Before I get to my main argument, I want to address some of the content of Tamogami’s essay.
In the past, it was common for essays written by leftists to be weakly grounded in facts and largely based on the writer’s personal take on certain events. Figures who were out of favor were simply branded “fascists.” Essays like this relied heavily on conspiracy theories.
Tamogami’s essay is precisely in the mold of these old leftist essays.
The grounds for his assertion that Japan stepped into an American trap in the Pacific War are the so-called “Venona files.” These documents, produced by the US National Security Agency, concerned Soviet telegrams intercepted during the 1930s and 1940s and later decoded.
The Venona Files
There were many Soviet spies working in the core of the American government during the Roosevelt administration. The Venona files revealed that [Harry Dexter] White was one of these spies. The second-highest official in the US Treasury Department, White is said to have drafted the Hull Note that precipitated the war between Japan and the US.
Tamogami seized on this to portray the Pacific War as an American conspiracy. To wit, “White was a Soviet spy, and thus the Japan-US war was a war initiated by spies in the US under orders from the Comintern (the international bureau of the Communist Party), and Japan was drawn into it,” he asserted.
But this is just one of the possible ways to interpret the Venona files. There has been a great deal written about these files. Most commentators have concluded that White was indeed a Soviet spy, but this fact had little influence on the Hull Note.
Consider for example, the article entitled “The Impact of the Blow from ‘Venona’ to the Tokyo Trial View of History,” published by Aoyama Gakuin University Professor Fukui Yoshitaka (Seiron, May 2006), which Tamogami cites in his essay. Fukui concludes, “Even if White was involved in the negotiations between the US and Japan, it is difficult to state that this exerted a decisive influence on Roosevelt’s final decision to deliver the Hull Note.”
Seizing on just one piece of an essay and giving it a spin that suits one’s purposes is the epitome of the old-style leftist analysis. Now the right-wing camp is writing in the same mold the left used in the past.
Exasperation in the Ranks of the SDF and Police
These arguments aside, I consider the act of 94 SDF members writing essays frontally opposed to the government’s views as an act of collective indignation. It was a verbal coup d’état.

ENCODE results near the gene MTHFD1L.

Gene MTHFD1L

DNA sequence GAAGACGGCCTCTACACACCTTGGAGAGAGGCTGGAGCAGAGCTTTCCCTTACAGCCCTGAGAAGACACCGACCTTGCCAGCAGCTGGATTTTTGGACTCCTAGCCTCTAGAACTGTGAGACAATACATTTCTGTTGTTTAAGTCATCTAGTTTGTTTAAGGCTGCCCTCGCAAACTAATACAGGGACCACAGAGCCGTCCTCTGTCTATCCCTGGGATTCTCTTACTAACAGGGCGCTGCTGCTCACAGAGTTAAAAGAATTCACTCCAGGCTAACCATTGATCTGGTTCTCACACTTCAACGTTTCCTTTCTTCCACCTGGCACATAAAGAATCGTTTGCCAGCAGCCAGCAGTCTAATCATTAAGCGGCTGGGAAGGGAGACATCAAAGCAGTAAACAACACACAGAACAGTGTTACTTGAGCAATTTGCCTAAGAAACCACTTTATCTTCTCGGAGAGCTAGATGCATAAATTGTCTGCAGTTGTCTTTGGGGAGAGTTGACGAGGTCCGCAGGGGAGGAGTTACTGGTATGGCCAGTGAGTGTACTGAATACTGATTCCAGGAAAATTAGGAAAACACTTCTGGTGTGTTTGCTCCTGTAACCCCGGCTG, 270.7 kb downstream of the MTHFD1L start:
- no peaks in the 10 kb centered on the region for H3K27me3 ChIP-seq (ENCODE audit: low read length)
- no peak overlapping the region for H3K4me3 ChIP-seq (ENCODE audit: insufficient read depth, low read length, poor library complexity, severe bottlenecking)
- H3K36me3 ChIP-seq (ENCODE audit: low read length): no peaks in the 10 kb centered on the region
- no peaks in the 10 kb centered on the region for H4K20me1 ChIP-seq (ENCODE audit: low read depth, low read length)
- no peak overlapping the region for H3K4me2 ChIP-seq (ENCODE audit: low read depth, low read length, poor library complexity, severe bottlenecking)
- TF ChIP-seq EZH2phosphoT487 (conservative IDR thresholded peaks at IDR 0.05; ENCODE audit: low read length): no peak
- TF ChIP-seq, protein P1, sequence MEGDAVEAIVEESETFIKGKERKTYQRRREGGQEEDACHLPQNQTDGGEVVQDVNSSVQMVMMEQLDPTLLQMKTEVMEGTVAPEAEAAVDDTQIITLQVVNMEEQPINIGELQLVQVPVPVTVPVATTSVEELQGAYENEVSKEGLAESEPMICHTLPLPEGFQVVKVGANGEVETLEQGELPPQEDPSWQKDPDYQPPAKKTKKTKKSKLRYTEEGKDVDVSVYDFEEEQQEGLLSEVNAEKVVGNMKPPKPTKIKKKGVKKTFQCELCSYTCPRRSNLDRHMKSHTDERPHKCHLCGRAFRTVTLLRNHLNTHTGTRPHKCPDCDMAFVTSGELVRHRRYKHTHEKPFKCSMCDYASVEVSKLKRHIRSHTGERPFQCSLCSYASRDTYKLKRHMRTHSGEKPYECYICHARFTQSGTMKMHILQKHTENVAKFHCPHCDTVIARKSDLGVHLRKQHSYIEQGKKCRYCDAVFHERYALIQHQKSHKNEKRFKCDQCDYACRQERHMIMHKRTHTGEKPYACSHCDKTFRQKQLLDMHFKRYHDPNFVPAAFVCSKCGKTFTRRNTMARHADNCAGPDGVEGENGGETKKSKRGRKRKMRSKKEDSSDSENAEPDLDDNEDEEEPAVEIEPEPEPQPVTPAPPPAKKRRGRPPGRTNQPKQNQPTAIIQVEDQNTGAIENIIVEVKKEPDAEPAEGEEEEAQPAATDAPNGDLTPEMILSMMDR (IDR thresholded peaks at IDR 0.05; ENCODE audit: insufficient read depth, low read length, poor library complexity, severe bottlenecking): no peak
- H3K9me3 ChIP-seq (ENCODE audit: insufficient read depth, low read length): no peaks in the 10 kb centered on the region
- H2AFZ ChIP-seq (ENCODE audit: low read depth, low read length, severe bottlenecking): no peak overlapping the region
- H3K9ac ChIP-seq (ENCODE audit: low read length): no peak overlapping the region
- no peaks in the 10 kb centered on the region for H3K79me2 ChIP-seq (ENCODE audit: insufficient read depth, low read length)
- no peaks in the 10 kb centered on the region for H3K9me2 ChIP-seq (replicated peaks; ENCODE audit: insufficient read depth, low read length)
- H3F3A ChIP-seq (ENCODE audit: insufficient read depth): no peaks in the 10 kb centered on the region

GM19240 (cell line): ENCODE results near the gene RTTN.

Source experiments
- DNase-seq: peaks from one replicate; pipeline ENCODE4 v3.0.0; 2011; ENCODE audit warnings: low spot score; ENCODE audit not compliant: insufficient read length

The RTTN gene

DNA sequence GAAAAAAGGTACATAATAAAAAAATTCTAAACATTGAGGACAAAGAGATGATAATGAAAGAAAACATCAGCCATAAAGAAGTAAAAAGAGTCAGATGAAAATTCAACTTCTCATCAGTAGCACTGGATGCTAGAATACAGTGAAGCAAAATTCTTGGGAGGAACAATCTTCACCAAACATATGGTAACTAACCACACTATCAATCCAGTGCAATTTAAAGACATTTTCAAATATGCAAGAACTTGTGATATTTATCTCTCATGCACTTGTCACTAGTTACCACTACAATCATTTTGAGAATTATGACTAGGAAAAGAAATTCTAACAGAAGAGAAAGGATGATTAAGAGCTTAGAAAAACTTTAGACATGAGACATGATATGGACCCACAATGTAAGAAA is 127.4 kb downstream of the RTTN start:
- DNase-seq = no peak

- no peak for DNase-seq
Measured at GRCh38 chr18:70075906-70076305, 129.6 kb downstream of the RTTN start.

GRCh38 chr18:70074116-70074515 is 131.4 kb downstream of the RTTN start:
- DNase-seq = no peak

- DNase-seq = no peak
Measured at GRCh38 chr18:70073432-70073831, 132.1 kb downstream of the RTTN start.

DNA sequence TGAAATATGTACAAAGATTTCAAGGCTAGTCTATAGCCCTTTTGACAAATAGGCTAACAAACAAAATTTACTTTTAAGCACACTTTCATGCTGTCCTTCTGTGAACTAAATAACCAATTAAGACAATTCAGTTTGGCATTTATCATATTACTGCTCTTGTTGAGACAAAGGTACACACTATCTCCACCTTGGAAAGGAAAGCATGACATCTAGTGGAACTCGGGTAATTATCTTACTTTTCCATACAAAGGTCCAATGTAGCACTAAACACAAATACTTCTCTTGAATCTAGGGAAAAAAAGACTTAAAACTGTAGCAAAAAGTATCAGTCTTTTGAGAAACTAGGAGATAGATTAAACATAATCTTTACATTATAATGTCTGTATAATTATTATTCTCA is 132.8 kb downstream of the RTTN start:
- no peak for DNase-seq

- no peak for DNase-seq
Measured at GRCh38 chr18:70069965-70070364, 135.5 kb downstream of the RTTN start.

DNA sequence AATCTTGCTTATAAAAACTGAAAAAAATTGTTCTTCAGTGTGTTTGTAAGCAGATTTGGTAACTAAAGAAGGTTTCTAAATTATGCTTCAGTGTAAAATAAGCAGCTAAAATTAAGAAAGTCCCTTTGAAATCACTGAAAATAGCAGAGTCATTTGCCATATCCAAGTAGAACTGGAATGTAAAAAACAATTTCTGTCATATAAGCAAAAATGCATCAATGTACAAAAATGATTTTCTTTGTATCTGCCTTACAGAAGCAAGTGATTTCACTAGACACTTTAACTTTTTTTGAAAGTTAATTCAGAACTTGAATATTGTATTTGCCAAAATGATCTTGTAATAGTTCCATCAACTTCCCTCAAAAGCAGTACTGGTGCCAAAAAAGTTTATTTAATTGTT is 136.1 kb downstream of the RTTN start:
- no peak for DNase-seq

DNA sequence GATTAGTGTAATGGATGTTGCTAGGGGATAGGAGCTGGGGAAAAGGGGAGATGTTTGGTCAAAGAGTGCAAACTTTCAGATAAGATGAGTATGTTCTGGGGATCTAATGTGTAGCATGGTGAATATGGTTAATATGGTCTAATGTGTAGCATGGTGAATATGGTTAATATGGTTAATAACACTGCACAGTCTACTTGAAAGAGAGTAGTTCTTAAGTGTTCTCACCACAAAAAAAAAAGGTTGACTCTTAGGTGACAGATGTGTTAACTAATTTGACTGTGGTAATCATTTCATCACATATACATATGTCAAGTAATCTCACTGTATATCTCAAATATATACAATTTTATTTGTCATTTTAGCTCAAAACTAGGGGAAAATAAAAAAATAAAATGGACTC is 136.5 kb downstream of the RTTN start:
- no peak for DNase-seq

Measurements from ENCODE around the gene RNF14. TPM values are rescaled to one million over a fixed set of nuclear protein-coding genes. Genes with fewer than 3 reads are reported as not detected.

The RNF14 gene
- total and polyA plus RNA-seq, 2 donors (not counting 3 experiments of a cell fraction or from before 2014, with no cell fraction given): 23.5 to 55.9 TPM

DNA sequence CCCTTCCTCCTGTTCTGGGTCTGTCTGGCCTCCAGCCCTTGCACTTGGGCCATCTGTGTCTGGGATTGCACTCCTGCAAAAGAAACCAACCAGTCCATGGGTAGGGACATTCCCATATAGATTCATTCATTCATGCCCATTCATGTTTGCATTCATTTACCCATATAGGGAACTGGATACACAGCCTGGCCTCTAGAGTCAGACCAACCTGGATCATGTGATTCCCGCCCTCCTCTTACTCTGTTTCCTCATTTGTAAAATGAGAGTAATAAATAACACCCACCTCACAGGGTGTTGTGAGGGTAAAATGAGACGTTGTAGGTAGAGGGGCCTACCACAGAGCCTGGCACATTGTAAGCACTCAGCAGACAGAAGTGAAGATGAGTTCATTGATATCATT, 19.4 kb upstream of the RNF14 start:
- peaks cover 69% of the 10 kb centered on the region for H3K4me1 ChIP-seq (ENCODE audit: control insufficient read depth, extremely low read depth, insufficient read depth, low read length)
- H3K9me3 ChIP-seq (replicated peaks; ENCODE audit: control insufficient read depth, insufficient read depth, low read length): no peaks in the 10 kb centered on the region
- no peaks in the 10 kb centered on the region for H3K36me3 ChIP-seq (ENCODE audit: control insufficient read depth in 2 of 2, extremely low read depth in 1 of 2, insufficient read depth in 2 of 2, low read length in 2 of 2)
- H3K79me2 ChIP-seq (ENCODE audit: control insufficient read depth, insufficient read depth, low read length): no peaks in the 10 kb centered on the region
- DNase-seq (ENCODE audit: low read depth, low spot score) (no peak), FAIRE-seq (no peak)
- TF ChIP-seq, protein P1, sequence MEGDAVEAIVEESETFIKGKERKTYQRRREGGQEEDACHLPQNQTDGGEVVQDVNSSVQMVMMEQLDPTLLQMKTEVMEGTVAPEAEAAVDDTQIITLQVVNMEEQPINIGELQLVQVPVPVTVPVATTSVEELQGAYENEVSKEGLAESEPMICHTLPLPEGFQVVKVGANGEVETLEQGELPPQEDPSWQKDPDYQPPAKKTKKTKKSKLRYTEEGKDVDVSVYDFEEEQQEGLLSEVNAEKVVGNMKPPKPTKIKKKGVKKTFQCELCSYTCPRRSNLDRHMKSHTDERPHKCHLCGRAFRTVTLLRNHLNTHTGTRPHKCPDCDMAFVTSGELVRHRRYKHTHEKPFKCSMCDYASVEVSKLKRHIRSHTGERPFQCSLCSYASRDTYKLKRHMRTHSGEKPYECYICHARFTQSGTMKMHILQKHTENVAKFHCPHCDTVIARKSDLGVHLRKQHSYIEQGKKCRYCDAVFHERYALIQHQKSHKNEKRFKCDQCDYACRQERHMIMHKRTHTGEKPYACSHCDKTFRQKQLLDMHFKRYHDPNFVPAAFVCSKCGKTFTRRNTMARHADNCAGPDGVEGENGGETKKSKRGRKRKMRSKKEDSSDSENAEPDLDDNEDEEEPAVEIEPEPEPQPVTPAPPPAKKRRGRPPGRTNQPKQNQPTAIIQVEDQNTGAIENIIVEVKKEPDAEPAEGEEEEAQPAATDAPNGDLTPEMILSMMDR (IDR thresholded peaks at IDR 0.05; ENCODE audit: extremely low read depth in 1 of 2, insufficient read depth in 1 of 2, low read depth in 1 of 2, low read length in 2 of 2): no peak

In fact, there’s a great deal of exasperation today within the Self Defense Force, as well as in the police forces.
To digress slightly, on October 26 the activist Amamiya Karin, having put out a call to “go take a look at Prime Minister Aso’s house,” led a procession of some 50 young unemployed and temporary workers.
They were warned in advance by a chief officer of the Shibuya police department to “not walk in the street, use bullhorns, or display any banners,” since these activities would constitute a demonstration [and the group did not have a permit]. They were also warned that “a group of 50 in the vicinity of the Prime Minister Aso’s residence is not a good idea, so split into groups of 5 or 6 when you get close.”
The group began their procession in compliance with these warnings. But soon after they began walking, long before they reached the vicinity of Aso’s residence, three young people were arrested by public safety officers of the Tokyo metropolitan police, on charges of obstructing an officer. I watched footage of the arrest, and there was no obstruction. The arrest was made the instant one man raised a placard.
Video of Shibuya demonstration and arrest
Arrested while complying with the warnings of an officer of the Shibuya police department. Watching this scene made me think there’s a high level of exasperation in the ranks of the Public Safety Bureau of the police.
I sensed exasperation in the ASDF behind Tamogami’s essay, and I sense the same in this unjust arrest by the Public Safety Bureau.
In the US, Europe, China, and even in South Korea, military personnel are respected. When they walk the streets, when they ride the trains, they are shown respect.
But in Japan, members of the SDF are called “thieves of tax money” and made to feel small. For their part, SDF members have the strong conviction that “we don’t exist simply to be dispatched to the Sapporo Snow Festival and natural disasters, we’re here to defend the country.” And they feel exasperated with being unfairly disparaged and taken lightly.
The same exasperation is felt by the Public Safety Bureau. There is no left wing in Japan today. It was the job of the Public Safety Bureau to suppress the left wing, and they were once a bold and proud outfit, but their status is now diminished. This causes exasperation.
That’s why they made arrests at a small gathering of just 50 people, who were following the directions of a chief police officer.
I think this is very dangerous.
A Close Resemblance to Early Showa
The Tamogami essay was a verbal coup d’état, but what makes me feel a sense of crisis is that this verbal coup d’état could turn into the real thing in the not too distant future.
Many people are saying, “The present looks like the first decade of the Showa era.” I think so too.
During the first decade of Showa [1926—1935], there was a long-lasting recession, people in northeast Japan were selling their daughters, many people did not have enough to eat. Corruption was rampant in financial circles, and politicians joined up with business and shared in the corruption.
Reacting against this “sleaze,” the military led attempted coups on May 15, 1932 and on February 26, 1936.
Japan’s foreign ministry surrounded by military mutineers in 1936
At the time, fearing for the future of Japan under the control of corrupt politicians and businessmen, a reform group emerged within the government bureaucracy. One of the leaders was Kishi Nobusuke.
The present resembles that era.